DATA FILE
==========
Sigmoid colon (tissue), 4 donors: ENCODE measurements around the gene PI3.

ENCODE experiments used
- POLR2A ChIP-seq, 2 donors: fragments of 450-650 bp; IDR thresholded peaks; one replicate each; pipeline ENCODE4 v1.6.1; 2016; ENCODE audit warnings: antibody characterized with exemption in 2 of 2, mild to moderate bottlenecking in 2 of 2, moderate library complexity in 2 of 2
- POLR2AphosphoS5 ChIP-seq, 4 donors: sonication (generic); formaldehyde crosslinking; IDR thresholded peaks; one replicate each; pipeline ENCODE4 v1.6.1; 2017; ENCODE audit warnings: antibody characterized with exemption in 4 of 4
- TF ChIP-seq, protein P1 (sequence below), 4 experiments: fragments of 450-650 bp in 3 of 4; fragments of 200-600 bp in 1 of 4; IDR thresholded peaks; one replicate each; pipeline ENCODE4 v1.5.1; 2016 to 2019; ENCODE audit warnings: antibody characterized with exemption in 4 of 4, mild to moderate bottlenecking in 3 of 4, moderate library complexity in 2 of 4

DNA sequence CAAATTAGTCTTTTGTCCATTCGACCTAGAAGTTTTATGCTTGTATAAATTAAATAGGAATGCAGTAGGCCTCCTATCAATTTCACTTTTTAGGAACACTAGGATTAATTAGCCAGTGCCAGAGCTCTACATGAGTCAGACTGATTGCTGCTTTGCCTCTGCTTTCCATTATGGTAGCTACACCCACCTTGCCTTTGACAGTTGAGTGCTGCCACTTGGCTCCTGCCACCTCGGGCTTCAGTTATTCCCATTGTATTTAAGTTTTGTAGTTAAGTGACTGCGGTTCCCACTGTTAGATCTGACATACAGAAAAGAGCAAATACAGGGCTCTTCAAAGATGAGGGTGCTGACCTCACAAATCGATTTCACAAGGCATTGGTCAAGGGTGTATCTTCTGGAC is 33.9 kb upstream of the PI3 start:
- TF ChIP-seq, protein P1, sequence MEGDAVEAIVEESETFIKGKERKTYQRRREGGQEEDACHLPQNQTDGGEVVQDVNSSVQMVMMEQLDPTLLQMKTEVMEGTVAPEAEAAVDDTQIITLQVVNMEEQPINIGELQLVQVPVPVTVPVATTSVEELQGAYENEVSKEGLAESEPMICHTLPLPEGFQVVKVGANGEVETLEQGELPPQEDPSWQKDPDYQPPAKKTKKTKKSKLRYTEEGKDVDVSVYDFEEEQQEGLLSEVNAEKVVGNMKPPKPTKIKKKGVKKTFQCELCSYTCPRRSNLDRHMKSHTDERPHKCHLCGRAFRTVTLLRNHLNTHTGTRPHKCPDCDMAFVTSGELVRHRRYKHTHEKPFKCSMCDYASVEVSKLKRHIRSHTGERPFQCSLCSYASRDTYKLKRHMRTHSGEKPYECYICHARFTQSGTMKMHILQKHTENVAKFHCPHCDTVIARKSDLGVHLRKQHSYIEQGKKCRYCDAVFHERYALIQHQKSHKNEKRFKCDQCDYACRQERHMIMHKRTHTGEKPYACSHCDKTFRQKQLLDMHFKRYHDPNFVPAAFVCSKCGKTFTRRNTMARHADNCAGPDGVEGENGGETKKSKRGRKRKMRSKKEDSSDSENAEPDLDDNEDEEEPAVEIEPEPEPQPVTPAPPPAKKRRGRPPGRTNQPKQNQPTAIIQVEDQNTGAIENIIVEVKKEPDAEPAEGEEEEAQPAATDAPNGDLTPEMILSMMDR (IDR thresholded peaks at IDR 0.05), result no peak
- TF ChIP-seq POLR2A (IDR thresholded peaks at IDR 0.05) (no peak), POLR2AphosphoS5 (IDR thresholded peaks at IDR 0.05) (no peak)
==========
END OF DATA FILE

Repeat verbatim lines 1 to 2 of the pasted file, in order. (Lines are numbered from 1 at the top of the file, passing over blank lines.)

Sigmoid colon (tissue), 4 donors: ENCODE measurements around the gene PI3.

ENCODE experiments used